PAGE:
OPEC Announcement Sets The Table For Bringing Stability To Oil Prices

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Summary

The market is responding favorably.

We expect oil prices will likely hover around $50 per barrel as the global oil markets keeps its eye on OPEC's adherence to its new stated quota.

U.S. producers are poised to benefit.

Tortoise's Take On OPEC Meeting

The 171st OPEC meeting concluded with the members formalizing the terms of the Algiers Accord. The agreement sets a production ceiling of 32.5 mb/d, representing around a 1.2 million barrel per day production cut, effective January 1st, 2017. In addition, an understanding was reached with key non-OPEC countries including Russia that results in a reduction of 600,000 barrels per day of production. A monitoring committee composed of representatives of Algeria, Kuwait, Venezuela and two participating non-OPEC countries has been established to monitor compliance with the agreement. The initial term of the agreement is six month but is extendable for another six months depending on prevailing market conditions.

A majority of the OPEC members will participate in the production cut. However, Saudi Arabia is projected to cut almost 500,000 barrels per day representing 41% of the total cut.

Market is Responding Favorably

In response to this announcement, oil prices are trading meaningfully higher today with WTI prices approaching $50 per barrel. For now, we view OPEC as relevant again as OPEC members move past their political differences and focus on economics. The reality is selling 10 million barrels a day of oil at $50 per barrel generates substantially higher annual revenue for Saudi Arabia than selling 11 million barrels at $35 per barrel.

Expected Impact to Oil Prices

What does this mean for oil prices in the short term? Over the next few months, we expect oil prices will likely hover around $50 per barrel as the global oil markets keeps its eye on OPEC's adherence to its new stated quota. Given OPEC's recent history with quotas, we believe it's appropriate for the market to force OPEC to prove it is serious this time. From a fundamental perspective, we expect OPEC's production cut will help bring global oil inventories back into a more normal range. Recall that for the last few years, global inventories had been extraordinarily high and global oil supply exceeded demand. With the OPEC agreement, this equation should be reversed with global demand exceeding supply and the result will be falling global oil inventories.

How about a long-term price impact? We anticipate oil prices will likely remain range-bound between $50 - $60 per barrel over the next few years. We believe this is a real sweet spot for oil prices as global oil demand for oil related products will continue to grow while low cost oil producers earn adequate returns on capital.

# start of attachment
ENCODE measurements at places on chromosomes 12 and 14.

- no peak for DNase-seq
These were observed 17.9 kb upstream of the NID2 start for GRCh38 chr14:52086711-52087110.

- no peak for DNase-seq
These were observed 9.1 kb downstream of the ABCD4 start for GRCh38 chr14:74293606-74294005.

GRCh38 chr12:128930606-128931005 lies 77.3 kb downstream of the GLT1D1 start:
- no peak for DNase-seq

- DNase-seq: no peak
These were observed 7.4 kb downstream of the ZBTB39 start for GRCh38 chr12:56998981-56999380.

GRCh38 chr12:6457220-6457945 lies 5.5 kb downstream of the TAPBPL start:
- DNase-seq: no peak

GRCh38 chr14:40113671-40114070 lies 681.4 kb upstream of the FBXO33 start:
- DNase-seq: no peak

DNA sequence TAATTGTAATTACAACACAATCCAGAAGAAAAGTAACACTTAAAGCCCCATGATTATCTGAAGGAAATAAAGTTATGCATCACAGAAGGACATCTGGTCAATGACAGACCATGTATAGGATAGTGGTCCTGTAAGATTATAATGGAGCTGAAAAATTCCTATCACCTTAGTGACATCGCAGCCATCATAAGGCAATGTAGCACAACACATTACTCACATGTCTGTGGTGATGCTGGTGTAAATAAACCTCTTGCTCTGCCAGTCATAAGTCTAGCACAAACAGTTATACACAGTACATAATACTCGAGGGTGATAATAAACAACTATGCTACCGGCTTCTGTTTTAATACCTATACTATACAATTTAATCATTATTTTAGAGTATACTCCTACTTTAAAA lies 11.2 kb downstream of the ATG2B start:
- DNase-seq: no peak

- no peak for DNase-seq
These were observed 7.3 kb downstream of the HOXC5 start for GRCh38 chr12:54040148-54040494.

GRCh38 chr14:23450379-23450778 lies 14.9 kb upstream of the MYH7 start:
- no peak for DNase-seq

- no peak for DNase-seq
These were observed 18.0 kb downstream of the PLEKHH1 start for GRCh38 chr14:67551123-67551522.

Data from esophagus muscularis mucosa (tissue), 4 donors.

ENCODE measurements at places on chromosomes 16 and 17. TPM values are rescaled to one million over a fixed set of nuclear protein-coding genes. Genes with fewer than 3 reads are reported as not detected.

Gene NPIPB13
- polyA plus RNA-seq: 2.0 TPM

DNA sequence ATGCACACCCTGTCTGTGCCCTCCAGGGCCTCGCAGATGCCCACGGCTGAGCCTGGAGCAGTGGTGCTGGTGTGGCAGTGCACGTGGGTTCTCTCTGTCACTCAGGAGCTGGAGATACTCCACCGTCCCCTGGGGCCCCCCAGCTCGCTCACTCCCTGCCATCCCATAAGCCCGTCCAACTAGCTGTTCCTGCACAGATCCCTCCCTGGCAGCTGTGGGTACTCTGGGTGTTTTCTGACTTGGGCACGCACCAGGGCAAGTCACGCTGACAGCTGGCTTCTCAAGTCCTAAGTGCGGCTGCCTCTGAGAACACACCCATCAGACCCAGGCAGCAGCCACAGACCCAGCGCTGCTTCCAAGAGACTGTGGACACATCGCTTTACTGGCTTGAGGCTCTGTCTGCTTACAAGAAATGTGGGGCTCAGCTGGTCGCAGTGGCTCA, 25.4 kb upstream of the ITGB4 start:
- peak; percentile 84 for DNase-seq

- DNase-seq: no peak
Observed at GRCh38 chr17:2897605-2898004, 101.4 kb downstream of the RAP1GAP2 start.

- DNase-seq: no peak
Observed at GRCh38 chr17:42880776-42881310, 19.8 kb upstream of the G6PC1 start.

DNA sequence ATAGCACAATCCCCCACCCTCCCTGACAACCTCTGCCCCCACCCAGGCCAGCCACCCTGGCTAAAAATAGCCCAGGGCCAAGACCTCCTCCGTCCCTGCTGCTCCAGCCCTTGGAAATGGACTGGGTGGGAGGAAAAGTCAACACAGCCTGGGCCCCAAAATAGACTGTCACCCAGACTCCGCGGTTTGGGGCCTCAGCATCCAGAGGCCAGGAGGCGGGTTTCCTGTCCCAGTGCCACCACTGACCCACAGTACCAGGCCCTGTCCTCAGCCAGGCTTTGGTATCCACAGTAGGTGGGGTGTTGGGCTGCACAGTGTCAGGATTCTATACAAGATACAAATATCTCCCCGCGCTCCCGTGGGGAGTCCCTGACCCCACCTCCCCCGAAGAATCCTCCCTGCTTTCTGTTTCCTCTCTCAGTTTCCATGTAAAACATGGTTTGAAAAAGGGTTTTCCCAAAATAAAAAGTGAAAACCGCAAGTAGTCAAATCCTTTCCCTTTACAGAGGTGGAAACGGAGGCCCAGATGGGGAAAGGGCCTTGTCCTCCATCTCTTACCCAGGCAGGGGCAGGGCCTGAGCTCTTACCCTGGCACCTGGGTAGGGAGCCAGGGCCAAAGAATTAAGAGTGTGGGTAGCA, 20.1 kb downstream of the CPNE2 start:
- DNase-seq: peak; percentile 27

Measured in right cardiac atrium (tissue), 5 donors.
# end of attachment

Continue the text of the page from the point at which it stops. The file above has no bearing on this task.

U.S. Producers Poised to Benefit

As oil prices fell, U.S. producers identified ways to lower production costs. U.S. producers have been successful in lowering costs to drill oil wells as well as increase the volume of production from wells drilled. The result is that the U.S. oil producers are now competitive in the global oil markets. In fact, some U.S. producers produce oil at a lower cost than a few OPEC members. As oil prices have increased and stabilized at $45 per barrel, some Permian basin producers have discussed increasing capital expenditures resulting in higher production volumes in 2017.

With today's announcement, we expect Permian producers to carry forward with their plans to increase capital and drill more wells in 2017. Other U.S. oil producers will likely adopt a wait and see approach ensuring that oil prices remain above $50 per barrel for at least six months before committing to increasing capital expenditures. Even with Permian Basin producers increasing capital and production volumes, we do not expect the U.S. to materially increase production volumes in 2017.

In summary, we feel OPEC's announcement sets the table for the energy sector bringing stability to oil prices, and OPEC is relevant again but its compliance with the new stated production quota is key to bringing global inventory levels back in-line with historical levels. Despite OPEC's production cut, OPEC's spare capacity remains tight; therefore, low cost U.S. oil production is expected to be a critical supplier as future demand for crude oil rises.

Disclosure: I/we have no positions in any stocks mentioned, and no plans to initiate any positions within the next 72 hours.

I wrote this article myself, and it expresses my own opinions. I am not receiving compensation for it. I have no business relationship with any company whose stock is mentioned in this article.

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